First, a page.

Well-meaning educators armed with the latest test results and studies have to look at the broader social implications of their pronouncements, as do journalists looking for a sensational story.

It will result in many other unintended problems that the educators are only starting to see today. At the risk of offending some noted writers and academics, there is a need to rethink basic premises..After all, it's quite obvious that boys will be boys. It's that obvious. To deny that is to deny the obvious. And, as evolutionary biologists would point out, is to deny biology and good science. Even so, some will remain unconvinced of this or any argument put forward.

As for the crisis in education, It's a crisis manufactured for no particular reason other than to sound the alarms of despair, or, perhaps, for some organizations to get some grant money for further studies. It's an exercise in futility. In 20 years, we might be reading about another study that shows girls are falling behind boys in one academic area or another. Education is important, but looking at test scores is, to use a war metaphor, an easy and soft target.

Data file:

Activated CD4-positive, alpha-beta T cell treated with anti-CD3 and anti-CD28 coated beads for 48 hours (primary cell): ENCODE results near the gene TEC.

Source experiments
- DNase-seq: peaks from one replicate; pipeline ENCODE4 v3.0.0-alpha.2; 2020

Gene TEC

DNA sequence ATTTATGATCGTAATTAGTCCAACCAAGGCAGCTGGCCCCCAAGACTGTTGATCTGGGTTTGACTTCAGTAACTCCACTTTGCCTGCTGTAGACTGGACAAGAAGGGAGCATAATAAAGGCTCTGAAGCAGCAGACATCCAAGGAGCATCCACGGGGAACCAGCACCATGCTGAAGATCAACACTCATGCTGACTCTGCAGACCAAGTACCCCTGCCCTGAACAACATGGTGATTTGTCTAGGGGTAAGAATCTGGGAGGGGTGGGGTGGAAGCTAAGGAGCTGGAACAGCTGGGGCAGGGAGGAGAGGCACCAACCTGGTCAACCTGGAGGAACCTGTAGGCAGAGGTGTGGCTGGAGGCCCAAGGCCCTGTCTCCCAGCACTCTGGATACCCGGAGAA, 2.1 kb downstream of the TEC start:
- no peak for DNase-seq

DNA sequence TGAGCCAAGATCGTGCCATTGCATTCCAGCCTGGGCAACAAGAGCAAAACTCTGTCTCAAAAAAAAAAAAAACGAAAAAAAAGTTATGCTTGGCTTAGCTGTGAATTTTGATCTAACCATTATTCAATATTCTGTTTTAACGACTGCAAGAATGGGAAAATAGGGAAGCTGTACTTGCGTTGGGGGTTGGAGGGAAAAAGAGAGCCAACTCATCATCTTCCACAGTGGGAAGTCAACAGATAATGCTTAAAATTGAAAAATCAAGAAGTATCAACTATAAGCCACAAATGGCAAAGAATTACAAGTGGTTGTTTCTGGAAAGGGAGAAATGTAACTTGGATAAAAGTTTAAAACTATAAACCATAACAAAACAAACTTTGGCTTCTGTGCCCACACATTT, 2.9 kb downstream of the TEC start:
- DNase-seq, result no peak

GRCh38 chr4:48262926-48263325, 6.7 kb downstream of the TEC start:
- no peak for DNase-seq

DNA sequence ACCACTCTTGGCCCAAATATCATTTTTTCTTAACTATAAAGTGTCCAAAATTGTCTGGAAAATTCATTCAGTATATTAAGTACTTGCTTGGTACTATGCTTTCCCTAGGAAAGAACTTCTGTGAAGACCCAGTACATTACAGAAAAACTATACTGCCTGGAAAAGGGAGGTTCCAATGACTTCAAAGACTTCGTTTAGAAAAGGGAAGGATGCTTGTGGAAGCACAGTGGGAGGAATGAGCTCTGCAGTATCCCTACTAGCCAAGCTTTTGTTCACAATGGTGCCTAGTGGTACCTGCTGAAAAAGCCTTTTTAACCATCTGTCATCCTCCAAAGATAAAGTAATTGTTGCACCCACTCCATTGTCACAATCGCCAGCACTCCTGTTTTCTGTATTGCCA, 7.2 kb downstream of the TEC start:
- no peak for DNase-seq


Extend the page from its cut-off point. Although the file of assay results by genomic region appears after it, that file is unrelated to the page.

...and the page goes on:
There are more important issues, more important battles, which centre on human rights, individual liberty and dignity that need all our intellectual energy and attention at the moment. So, yes, to point out the obvious,  boys will be boys. As for the test results, "It's much ado about education nothing."